Opinion | West is fighting futile war against global trade’s inevitable shift east

Opinion | West is fighting futile war against global trade’s inevitable shift east

Opinion | West is fighting futile war against global trade’s inevitable shift east

In one such recent analysis, Hong Kong-based economic research firm Gavekal traced back the origins of the fractionating process we are seeing now nearly 600 years to the fall of Constantinople to the Ottoman Empire in 1453. This, they say, was “bad news for the then-Christian world” as it meant the Ottomans came to control most of the Mediterranean Sea and the Silk Road. If Europeans wanted silk or spices, they had to pay high prices for them.
That was, unless another route could be found to link Europe with India and China, Gavekal Group founder Louis-Vincent Gave noted in the report. Such routes were indeed found – directly via Vasco da Gama’s voyage around Africa to India and indirectly through Christopher Columbus’ exploration of the Americas. With these voyages of discovery by Spanish, Portuguese and Italian navigators, the world’s centre of economic gravity shifted from the Mediterranean to the Atlantic.
As the report observes, “if trade gets blocked in one place, it may reappear in another one and be that much more powerful”. The Ottomans could not have known it, but by blocking Silk Road trade they ended up giving impetus to the modern era and gradually transformed the Mediterranean Sea into an economic backwater.
It is easy to see parallels between this shift and what has been happening during the past six or so years with the launch of China’s Belt and Road Initiative. The scheme is designed to link China and East Asia with Europe and beyond via Central Asia, through a vast network of highways and sea routes which could threaten Atlantic maritime dominance.

As Kent Calder of Johns Hopkins University argued in his book The New Continentalism, the New Silk Road will strengthen the multifaceted relationship between East Asia, the Middle East and Europe to emerge eventually as one of the world’s most important multilateral configurations.

Seen in this light, it is easier to understand opposition in North America and parts of Europe to the belt and road strategy. China’s various infrastructure projects have already found their way into geographically wider initiatives, however, not least in the Indo-Pacific region.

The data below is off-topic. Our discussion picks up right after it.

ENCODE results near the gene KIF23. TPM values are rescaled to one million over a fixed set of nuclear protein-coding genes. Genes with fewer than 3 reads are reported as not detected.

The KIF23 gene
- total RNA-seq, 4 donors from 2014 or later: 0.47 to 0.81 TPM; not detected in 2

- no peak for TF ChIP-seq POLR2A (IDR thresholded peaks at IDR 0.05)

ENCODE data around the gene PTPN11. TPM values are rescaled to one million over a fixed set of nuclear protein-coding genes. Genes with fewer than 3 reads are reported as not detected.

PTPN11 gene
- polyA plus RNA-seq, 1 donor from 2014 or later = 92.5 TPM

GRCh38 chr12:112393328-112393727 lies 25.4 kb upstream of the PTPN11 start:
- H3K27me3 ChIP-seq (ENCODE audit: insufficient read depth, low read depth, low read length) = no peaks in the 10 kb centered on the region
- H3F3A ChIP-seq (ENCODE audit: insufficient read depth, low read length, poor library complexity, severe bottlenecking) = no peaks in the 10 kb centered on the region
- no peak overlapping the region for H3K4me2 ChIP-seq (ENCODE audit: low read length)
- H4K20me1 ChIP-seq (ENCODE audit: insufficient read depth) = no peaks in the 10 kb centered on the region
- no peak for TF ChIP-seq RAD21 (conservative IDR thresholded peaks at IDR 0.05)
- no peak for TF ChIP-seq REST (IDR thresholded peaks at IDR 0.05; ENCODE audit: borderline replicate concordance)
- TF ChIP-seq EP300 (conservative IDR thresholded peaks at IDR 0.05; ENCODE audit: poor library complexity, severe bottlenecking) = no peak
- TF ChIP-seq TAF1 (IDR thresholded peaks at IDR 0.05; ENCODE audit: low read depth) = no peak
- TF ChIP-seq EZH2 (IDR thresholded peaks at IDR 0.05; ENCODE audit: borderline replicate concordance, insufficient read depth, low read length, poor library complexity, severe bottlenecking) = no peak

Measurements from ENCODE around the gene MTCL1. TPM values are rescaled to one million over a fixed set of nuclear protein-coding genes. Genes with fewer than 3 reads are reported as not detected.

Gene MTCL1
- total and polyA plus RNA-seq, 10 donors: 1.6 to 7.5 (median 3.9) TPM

Chinese President Xi Jinping unveils 8-point vision for nation’s Belt and Road Initiative at forum

Chinese President Xi Jinping unveils 8-point vision for nation’s Belt and Road Initiative at forum

According to the Gavekal report, the next decade “will see the broader Eurasian continent integrated as an economic whole. In that spirit, hardly a month goes by without the announcement of some new road, railway, canal or free-trade deal linking the economies of the Istanbul-to-Jakarta axis.”

The global trade revolution that is under way now is not, of course, only about improved transport access between countries and continents. The composition of international trade is changing dramatically, not least because of China’s move into more sophisticated and higher-added-value manufacturing and hi-tech areas.
China’s role in linking countries to its own economy and with one another through the medium of manufacturing and logistical supply chains has also helped develop the arteries of the Global South and alter trade patterns dramatically in the process.

All this does suggest that the centre of gravity for global commerce and industry has shifted, if not irrevocably then perhaps for the coming centuries. It also suggests that defensive attempts by Western nations to turn back the tide are akin to putting a finger in the proverbial dyke.

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Meanwhile, the trade-driven dynamic of change that has already unfolded or is in the process of unfolding is much stronger than the forces of political and nationalistic opposition that are attempting to thwart it. Those behind such opposition do not understand the strength and historical inevitability of the forces they are dealing with, any more than the Ottomans did.

Equally futile are the attempts to stem the tide of economic history by opposing change in trade and supply chain networks. The Gavekal report makes mention of moves to “encourage domestic producers to repatriate production from China, which is a non-democratic Communist country. Or, alternatively, to move production to countries that happen to not be non-democratic and nominally communist – for example, Vietnam. The result? China’s trade surplus has essentially tripled over the past few years.”

Meanwhile, the futility and small mindedness of East-versus-West thinking is blinding us to the existential challenges posed to the overall sphere – Planet Earth – by climate change and other environmental damage.

If wishing the world a happy, healthy and prosperous new year is to have any real meaning, the wish has to be predicated on an acknowledgement by world leaders of the futility of our current course. New Year’s resolutions are, to quote Shakespeare, often honoured more in the breach than the observance, but they can and must be made and kept in 2024.

Anthony Rowley is a veteran journalist specialising in Asian economic and financial affairs

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